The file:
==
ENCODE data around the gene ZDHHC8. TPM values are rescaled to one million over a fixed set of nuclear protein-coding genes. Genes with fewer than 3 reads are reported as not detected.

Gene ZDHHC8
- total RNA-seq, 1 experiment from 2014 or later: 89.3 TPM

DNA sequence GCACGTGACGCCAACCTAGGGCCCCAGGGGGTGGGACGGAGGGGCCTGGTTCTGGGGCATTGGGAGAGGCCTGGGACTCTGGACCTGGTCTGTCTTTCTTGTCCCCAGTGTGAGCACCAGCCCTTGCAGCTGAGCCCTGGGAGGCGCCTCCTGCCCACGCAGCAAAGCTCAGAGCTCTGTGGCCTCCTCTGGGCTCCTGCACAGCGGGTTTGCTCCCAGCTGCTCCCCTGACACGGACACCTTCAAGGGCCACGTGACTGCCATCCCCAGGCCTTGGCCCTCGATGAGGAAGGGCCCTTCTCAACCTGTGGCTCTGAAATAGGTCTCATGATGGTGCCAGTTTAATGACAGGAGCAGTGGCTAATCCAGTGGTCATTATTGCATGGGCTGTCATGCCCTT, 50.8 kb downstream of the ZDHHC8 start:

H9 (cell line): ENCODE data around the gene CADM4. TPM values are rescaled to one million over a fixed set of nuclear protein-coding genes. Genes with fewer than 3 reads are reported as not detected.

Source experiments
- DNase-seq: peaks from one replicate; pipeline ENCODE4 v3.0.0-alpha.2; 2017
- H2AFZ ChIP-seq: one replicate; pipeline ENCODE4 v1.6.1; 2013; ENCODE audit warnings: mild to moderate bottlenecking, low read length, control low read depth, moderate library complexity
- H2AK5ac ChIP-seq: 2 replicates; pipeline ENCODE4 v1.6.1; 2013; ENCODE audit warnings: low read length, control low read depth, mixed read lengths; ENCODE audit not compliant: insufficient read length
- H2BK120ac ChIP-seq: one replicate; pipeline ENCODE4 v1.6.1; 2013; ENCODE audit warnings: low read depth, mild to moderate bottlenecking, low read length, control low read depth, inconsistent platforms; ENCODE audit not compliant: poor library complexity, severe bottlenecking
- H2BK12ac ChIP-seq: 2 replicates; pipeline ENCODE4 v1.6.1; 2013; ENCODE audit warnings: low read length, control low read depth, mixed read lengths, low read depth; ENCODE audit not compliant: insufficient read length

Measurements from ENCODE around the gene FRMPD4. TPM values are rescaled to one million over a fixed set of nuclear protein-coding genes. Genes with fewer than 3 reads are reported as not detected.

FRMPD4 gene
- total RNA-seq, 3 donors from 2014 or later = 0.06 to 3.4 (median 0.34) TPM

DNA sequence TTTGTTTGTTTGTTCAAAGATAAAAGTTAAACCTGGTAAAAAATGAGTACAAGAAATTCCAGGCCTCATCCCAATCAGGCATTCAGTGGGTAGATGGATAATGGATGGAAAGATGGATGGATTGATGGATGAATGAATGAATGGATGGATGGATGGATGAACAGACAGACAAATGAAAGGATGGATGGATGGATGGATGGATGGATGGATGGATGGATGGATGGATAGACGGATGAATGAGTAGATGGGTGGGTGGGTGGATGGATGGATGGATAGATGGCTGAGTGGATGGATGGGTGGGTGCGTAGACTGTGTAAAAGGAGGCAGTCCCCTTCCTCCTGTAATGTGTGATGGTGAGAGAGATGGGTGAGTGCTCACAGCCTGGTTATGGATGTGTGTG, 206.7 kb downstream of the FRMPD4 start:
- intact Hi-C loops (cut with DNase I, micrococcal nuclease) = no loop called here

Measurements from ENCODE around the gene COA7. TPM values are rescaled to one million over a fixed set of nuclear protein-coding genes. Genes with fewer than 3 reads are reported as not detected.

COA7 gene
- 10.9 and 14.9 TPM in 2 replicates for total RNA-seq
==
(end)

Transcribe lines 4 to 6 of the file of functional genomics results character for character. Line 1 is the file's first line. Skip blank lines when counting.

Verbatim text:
DNA sequence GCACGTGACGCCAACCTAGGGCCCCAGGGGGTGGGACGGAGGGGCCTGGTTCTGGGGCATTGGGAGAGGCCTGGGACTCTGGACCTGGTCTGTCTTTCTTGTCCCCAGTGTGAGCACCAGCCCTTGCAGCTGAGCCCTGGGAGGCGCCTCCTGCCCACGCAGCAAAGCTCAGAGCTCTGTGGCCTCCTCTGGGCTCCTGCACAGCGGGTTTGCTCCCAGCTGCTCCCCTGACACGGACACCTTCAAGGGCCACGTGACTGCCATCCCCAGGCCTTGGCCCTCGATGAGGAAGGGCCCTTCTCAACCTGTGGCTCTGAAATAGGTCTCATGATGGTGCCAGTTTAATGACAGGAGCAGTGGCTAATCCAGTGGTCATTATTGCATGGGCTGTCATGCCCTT, 50.8 kb downstream of the ZDHHC8 start:

H9 (cell line): ENCODE data around the gene CADM4. TPM values are rescaled to one million over a fixed set of nuclear protein-coding genes. Genes with fewer than 3 reads are reported as not detected.

Source experiments